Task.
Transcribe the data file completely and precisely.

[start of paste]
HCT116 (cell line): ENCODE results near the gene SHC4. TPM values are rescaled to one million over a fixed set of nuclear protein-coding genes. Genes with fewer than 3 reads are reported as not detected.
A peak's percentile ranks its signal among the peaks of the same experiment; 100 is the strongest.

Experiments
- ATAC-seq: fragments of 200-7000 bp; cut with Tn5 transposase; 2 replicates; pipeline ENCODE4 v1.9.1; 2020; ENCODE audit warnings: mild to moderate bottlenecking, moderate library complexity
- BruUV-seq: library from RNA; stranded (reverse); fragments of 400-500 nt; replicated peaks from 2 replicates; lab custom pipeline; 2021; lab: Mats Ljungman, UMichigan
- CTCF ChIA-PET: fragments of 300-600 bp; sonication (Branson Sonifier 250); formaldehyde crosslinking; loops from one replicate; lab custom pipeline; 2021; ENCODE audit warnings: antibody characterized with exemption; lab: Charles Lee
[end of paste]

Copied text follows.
HCT116 (cell line): ENCODE results near the gene SHC4. TPM values are rescaled to one million over a fixed set of nuclear protein-coding genes. Genes with fewer than 3 reads are reported as not detected.
A peak's percentile ranks its signal among the peaks of the same experiment; 100 is the strongest.

Experiments
- ATAC-seq: fragments of 200-7000 bp; cut with Tn5 transposase; 2 replicates; pipeline ENCODE4 v1.9.1; 2020; ENCODE audit warnings: mild to moderate bottlenecking, moderate library complexity
- BruUV-seq: library from RNA; stranded (reverse); fragments of 400-500 nt; replicated peaks from 2 replicates; lab custom pipeline; 2021; lab: Mats Ljungman, UMichigan
- CTCF ChIA-PET: fragments of 300-600 bp; sonication (Branson Sonifier 250); formaldehyde crosslinking; loops from one replicate; lab custom pipeline; 2021; ENCODE audit warnings: antibody characterized with exemption; lab: Charles Lee